The Esports Integrity Commission (ESIC) has announced that it is working in close proximity with U.S. law enforcement, including the FBI to investigate accusations of match-fixing in the competitive world of online shooter Counter-Strike: Global Offensive.
Ian Smith, Integrity Commissioner for the ESIC, revealed the operation in a conversation with YouTube channel Slash32. According to Kotaku Australia, Smith confirmed that there was indeed an investigation underway concerning a “relatively small but significant group of players” suspected of fixing matches in the CS:GO North American Mountain Dew League.
“[It’s] what I would describe as classic match-fixing,” said Smith in the interview. “In other words, it’s players being bribed by outside betting syndicates in order to fix matches. Rather than players doing it off their own backs, opportunistically […] it’s been going on for longer, it’s much more organized [than previous match-fixing schemes].”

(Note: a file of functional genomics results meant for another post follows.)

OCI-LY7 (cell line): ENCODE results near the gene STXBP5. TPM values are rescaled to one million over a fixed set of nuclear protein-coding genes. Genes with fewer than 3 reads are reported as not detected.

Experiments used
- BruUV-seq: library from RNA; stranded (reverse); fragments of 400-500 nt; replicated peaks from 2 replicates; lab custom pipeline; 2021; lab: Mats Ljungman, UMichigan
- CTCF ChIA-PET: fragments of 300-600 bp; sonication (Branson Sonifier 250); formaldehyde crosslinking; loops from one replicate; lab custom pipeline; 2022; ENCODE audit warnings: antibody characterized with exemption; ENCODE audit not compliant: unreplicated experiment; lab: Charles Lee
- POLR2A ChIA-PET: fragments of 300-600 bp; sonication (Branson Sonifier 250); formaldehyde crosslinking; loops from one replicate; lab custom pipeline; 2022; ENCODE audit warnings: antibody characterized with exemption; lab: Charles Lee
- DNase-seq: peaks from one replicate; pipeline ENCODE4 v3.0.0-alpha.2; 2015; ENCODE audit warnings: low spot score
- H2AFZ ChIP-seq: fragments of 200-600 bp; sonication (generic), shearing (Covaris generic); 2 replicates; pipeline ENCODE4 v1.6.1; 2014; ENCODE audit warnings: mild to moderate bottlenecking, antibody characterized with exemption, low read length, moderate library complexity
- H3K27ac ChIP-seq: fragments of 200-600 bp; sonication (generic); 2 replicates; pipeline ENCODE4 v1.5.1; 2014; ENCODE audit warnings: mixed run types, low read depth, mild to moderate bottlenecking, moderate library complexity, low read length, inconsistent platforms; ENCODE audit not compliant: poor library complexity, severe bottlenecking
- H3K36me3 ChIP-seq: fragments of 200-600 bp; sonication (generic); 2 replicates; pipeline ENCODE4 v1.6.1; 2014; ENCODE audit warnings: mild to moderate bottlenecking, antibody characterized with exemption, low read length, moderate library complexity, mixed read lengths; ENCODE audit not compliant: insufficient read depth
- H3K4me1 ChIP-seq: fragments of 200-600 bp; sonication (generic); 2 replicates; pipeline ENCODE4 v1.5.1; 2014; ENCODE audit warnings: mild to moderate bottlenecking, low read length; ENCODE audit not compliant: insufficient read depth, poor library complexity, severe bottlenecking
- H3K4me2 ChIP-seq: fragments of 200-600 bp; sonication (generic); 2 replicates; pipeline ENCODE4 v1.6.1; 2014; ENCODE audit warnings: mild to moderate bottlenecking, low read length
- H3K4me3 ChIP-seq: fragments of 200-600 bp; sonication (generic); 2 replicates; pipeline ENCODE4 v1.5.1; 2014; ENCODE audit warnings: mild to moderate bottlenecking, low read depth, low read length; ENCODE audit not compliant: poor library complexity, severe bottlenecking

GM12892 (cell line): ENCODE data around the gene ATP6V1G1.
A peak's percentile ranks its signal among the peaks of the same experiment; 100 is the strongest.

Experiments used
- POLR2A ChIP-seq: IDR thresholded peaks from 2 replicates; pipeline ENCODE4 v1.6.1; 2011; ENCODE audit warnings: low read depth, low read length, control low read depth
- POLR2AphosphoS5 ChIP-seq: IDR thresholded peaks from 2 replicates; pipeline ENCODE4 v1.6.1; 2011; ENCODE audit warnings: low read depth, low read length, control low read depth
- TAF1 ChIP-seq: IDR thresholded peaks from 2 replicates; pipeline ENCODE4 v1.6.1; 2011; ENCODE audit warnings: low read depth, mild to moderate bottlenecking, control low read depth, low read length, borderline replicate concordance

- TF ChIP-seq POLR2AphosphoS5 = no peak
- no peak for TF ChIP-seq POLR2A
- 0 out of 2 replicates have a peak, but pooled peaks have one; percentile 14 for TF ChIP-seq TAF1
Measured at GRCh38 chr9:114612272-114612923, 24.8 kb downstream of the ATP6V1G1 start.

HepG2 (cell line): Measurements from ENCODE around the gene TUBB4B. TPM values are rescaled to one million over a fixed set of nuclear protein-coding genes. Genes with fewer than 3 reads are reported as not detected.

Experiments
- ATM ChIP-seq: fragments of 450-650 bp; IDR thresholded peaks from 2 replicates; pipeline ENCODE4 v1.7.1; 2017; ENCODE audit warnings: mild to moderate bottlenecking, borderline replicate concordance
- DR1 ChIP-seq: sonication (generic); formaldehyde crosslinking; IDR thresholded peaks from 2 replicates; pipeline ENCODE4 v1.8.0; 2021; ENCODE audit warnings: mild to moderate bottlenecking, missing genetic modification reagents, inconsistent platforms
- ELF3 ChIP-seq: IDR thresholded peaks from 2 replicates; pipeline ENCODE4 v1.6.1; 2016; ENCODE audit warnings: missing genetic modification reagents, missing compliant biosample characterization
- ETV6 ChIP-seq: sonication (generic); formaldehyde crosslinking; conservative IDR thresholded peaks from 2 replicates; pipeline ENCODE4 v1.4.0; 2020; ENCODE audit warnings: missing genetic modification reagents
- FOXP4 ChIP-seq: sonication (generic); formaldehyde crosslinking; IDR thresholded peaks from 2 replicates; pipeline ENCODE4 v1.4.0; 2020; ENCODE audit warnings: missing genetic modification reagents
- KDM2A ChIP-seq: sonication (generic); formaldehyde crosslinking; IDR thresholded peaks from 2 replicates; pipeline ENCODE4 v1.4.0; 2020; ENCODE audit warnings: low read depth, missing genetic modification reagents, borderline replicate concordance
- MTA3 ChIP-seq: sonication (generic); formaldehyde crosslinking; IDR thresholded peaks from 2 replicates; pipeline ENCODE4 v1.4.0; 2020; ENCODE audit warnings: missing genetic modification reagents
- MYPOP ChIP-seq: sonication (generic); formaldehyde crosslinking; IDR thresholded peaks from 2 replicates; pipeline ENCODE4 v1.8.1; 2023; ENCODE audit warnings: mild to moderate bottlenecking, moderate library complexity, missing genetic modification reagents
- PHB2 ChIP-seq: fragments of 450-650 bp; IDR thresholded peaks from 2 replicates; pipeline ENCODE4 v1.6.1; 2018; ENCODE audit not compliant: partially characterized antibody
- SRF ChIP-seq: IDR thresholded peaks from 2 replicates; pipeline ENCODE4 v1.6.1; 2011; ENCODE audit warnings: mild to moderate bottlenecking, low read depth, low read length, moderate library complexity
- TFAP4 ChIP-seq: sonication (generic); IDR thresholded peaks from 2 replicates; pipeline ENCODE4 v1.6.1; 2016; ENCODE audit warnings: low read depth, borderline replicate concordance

Smith says that the ESIC has been gathering evidence and is preparing to go public with its findings, and any related charges, within the next fortnight. The investigation comes a mere six months after the previous scandal, which saw seven Australian CS:GO players banned for a year after breaching the MDL’s Anti-Corruption rules. This was followed by the ESIC issuing a total of 35 bans in January against players found to be betting on their own matches.
Perhaps the introduction of a law enforcement agency as powerful as the FBI might lead some players within the esports world to toe the line a little more. But, (perhaps a little more realistically), it’s a competitive scene and there’s money involved – hence, corruption. As surely as night follows day.
Source: Destructoid FBI reportedly investigating CS:GO match-fixing in North American league